Brazil Analysts See Deeper Recessions and Raise 2016 CPI Outlook

Brazil analysts forecast deeper recessions this year and next, and remain unconvinced the central bank will slow inflation to target in 2016.

Brazil’s economy will contract by 2.26 percent in 2015 and by 0.4 percent in 2016, according to the Aug. 28 central bank survey of about 100 analysts. That is down from contractions of 2.06 percent and 0.24 percent, respectively, the prior week. They also raised their 2016 inflation forecast for the fourth straight week, to 5.51 percent.

Brazil’s economy is heading toward two consecutive years of recession, yet the central bank is signaling it won’t lower rates given inflation running at double the target. Consumer price increases are being fueled partly by the depreciation of currency, and both business and consumer confidence levels have deteriorated.

The central bank has boosted Brazil’s key rate in seven straight meetings to 14.25 percent, most recently by 50 basis points in July. While the bank has said keeping rates at that level for a prolonged period is necessary to slow inflation to target by the end of 2016, it’s also damping activity. The largest economy in Latin America entered recession in the second quarter with a 1.9 percent contraction, which followed a revised 0.7 percent decline the prior period, according to data released Aug. 28.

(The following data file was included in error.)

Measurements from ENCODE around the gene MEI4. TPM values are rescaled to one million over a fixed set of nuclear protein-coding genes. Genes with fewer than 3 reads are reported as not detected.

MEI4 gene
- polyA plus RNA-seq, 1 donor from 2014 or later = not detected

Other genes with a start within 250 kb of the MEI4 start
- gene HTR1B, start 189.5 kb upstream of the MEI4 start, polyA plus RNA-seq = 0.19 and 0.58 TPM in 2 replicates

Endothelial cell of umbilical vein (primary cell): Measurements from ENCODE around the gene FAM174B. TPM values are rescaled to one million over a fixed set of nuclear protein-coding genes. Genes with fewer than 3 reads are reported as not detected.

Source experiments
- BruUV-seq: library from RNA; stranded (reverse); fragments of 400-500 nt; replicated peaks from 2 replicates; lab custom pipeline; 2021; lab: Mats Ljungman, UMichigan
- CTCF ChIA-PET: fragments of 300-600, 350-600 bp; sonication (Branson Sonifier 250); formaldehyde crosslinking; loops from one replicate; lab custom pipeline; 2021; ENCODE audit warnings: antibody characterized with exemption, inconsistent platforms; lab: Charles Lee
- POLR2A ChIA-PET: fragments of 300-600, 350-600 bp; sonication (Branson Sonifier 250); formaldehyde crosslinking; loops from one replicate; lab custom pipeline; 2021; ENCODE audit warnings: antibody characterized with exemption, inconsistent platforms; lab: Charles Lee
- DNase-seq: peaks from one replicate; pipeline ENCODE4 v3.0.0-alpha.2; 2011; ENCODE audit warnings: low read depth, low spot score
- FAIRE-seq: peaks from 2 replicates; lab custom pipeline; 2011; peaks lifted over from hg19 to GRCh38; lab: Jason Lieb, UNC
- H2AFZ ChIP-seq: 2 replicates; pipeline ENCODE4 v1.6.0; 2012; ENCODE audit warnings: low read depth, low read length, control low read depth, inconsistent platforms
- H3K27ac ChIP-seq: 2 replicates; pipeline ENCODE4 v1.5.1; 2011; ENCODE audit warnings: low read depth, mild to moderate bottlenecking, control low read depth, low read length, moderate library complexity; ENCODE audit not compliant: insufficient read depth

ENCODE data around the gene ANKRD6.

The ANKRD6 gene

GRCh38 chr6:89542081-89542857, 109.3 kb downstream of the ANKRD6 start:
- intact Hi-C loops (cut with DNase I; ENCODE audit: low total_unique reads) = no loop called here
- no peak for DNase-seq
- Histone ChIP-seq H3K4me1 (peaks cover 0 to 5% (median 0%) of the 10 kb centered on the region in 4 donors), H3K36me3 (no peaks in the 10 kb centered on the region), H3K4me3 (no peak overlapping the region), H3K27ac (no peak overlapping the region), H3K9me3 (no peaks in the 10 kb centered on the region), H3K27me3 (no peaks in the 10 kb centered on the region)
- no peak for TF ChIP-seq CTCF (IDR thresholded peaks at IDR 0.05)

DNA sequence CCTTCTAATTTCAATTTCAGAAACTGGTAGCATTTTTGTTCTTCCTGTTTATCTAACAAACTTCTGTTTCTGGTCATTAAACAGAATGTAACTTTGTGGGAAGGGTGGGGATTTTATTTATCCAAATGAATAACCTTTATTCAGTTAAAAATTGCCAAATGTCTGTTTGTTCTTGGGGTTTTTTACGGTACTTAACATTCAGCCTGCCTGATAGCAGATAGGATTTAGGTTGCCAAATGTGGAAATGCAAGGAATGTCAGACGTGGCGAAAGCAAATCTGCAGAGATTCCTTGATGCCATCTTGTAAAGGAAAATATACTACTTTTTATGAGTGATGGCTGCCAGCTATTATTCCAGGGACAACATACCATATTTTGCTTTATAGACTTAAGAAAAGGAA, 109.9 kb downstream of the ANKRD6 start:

Brazil’s inflation in the 12 months through mid-August accelerated to 9.57 percent. Analysts in the survey forecast that prices will increase 9.28 percent this year. Inflation has been stoked by Brazil’s currency, the real, losing 26 percent against the U.S. dollar this year -- the most among 16 major currencies tracked by Bloomberg.

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